• Consider Plant Age: For a mature, overgrown pothos, I may go up to two-thirds, if absolutely needed to rejuvenate the plant and encourage healthy new growth.

Remember: Avoid removing all the stems. Even if the plant can potentially recover, the time it’ll need to spruce up again isn’t worth the bare look. After all, a pothos with lush foliage is what brightens up my space.

Here’s a quick checklist I follow to prevent over-trimming:

  • Identify which parts of the plant need trimming
  • Ensure to leave several parts of healthy stems untouched
  • Use clean, sharp scissors for a tidy cut
  • Trim in increments, assessing the plant as you go

By following these simple steps, I keep my pothos looking vibrant and full.

Regular, light pruning positively impacts the plant’s health and appearance, whereas excessive trimming might leave it sparse and struggling.

So, a little care and attention go a long way in keeping those cascading vines lush and thriving.

Caring for Your Pothos After Pruning

After I’ve pruned my pothos, I always make sure to give it the proper care it needs to ensure healthy regrowth. I focus on providing it with the right environment and watch out for any common issues that may hinder its recovery.

After pruning, I keep an eye out for common issues:

  • Pests: I inspect the leaves regularly for signs of pests and treat any infestations immediately to avoid further stress on the plant.
  • Diseases: I’m vigilant for any signs of bacterial or fungal diseases, which often present as yellowing leaves, black spots, or wilting.
  • Damaged Leaves: I remove any damaged leaves or stems promptly to redirect the plant’s energy to the healthy parts.
  • Regular Pruning: My regular pruning routine involves snipping off yellowing or diseased leaves and ensures my pothos stays bushier and manageable.

By following these care guidelines, my pothos remains a flourishing and vibrant green fixture in my space.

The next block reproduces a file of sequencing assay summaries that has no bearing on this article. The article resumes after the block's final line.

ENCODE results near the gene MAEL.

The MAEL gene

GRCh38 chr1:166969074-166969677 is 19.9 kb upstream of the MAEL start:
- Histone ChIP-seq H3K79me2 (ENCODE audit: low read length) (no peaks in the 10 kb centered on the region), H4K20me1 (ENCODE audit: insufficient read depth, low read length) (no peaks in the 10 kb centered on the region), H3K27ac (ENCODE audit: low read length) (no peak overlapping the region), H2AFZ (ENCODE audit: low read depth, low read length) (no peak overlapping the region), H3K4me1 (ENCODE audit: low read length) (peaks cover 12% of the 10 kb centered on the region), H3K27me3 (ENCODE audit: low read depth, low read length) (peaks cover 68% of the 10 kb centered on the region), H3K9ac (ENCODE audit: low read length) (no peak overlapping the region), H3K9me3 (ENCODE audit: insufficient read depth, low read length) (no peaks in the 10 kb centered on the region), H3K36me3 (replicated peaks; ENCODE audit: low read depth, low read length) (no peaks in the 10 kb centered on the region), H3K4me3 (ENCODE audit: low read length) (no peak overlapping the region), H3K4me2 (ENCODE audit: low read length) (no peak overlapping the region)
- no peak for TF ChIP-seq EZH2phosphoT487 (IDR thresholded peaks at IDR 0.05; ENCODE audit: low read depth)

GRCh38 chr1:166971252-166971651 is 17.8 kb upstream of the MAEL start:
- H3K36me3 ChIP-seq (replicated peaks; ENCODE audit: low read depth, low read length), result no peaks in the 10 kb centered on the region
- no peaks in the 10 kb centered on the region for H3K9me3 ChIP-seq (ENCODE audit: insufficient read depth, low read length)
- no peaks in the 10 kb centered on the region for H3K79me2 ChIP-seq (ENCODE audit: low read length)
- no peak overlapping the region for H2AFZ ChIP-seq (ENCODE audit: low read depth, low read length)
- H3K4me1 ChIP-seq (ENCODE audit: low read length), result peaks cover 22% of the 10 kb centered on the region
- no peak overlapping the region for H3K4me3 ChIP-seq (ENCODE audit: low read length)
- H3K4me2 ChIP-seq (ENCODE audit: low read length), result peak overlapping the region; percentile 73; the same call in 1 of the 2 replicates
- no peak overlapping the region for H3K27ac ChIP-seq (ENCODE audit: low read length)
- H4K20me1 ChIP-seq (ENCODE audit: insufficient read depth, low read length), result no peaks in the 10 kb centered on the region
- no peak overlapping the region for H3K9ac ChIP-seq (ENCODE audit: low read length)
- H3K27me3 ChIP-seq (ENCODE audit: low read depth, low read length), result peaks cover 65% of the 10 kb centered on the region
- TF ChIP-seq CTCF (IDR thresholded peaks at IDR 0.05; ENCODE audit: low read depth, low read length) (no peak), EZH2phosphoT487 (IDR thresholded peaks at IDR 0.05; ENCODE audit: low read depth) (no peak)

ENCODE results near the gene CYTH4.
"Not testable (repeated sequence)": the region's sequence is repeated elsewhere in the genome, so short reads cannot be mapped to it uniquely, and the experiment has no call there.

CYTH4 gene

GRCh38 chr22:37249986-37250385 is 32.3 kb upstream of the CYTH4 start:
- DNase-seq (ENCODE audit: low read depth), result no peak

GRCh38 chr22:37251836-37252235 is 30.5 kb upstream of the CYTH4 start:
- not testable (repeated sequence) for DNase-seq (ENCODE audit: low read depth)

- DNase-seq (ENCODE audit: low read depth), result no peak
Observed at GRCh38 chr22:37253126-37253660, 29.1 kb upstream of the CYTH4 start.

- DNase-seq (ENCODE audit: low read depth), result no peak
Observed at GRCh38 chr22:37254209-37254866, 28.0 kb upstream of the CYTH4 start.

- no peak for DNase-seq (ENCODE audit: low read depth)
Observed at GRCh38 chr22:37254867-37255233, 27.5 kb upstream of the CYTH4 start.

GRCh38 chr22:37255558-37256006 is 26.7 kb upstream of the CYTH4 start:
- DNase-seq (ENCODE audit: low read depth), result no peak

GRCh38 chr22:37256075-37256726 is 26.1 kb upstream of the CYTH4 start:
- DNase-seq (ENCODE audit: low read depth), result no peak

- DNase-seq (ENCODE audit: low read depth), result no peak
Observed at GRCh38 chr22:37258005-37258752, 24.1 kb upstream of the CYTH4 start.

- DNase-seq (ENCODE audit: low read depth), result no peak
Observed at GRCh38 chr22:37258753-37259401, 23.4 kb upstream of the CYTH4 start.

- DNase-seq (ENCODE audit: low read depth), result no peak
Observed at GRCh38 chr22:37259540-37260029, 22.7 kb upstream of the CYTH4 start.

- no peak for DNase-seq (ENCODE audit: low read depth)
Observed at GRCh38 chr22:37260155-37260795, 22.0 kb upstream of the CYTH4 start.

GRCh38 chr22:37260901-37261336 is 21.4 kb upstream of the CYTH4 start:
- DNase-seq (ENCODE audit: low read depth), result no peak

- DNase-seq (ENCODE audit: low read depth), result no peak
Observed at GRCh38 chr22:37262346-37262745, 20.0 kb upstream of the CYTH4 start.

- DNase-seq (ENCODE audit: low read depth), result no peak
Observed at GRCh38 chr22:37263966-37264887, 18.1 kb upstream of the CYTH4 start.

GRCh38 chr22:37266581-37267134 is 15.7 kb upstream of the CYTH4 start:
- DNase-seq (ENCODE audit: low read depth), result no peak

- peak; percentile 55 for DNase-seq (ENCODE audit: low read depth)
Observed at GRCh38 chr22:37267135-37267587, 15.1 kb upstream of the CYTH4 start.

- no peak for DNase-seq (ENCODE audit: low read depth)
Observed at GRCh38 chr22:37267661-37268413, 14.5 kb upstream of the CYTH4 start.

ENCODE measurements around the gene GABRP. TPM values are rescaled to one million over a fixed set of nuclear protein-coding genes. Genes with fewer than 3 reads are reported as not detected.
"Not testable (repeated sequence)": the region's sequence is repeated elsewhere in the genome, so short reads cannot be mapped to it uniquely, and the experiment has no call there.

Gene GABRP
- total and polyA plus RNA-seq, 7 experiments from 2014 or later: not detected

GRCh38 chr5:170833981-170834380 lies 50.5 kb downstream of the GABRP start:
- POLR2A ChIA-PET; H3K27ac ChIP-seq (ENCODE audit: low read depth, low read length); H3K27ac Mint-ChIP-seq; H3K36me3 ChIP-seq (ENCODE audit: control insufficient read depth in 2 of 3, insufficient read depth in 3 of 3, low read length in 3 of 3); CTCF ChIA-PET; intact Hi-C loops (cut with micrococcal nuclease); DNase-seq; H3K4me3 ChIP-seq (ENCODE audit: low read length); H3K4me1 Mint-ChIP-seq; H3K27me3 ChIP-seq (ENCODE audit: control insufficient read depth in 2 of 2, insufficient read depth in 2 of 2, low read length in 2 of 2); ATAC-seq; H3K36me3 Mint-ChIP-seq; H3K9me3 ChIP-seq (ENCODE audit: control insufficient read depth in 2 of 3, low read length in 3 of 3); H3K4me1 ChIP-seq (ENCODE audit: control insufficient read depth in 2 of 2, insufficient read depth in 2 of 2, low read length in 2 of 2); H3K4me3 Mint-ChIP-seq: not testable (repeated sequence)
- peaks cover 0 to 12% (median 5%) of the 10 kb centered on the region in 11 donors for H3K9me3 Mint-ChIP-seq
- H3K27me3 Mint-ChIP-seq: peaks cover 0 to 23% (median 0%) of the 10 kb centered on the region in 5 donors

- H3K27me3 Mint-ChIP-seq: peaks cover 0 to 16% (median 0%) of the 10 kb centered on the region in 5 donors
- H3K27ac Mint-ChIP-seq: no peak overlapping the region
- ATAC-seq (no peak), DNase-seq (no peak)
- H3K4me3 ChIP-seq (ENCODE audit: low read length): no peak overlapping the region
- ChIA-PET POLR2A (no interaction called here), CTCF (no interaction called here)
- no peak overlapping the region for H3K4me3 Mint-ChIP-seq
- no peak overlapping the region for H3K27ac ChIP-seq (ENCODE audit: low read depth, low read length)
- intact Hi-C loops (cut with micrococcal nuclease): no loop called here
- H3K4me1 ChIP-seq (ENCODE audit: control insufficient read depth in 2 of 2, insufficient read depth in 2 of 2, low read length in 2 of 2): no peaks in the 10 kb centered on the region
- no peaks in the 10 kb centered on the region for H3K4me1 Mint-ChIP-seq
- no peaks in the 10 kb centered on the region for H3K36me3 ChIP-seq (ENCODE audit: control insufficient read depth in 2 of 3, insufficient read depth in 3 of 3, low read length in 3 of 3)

Use the Cuttings to Grow a New Plant

My pothos cutting ready for propagation
My pothos cutting ready for propagation

Hey, why not use those cuttings that are left from pruning to grow a whole new plant? It’s like having your own pothos army!

You can propagate them in water, soil, or even in a paper towel! It’s easy and fun and I bet once you start doing it, it will be hard to stop! At least, it is hard to stop for me!


I’ve looked into whether pothos plants can bounce back after a trim, and I’m happy to report that they are quite resilient.

When cutting a pothos plant, it’s important to make the cut just above a node, as that’s where new growth will sprout. I’ve learned that while these plants may grow more slowly in the winter, they will still regenerate.

It’s reassuring to know that these plants are forgiving and can thrive after being trimmed. As long as I’m careful to prune correctly and provide the right conditions, new growth is virtually guaranteed.

Key Points:

  • Pothos regrow after cutting
  • Cut above a node for best results
  • Root cuttings in water or moist soil to grow a new plant
  • Re-growth may be slower in winter

By respecting the plant’s natural growth process and understanding the conditions it needs, I can help my pothos flourish after pruning.


Leave a Comment

This site uses Akismet to reduce spam. Learn how your comment data is processed.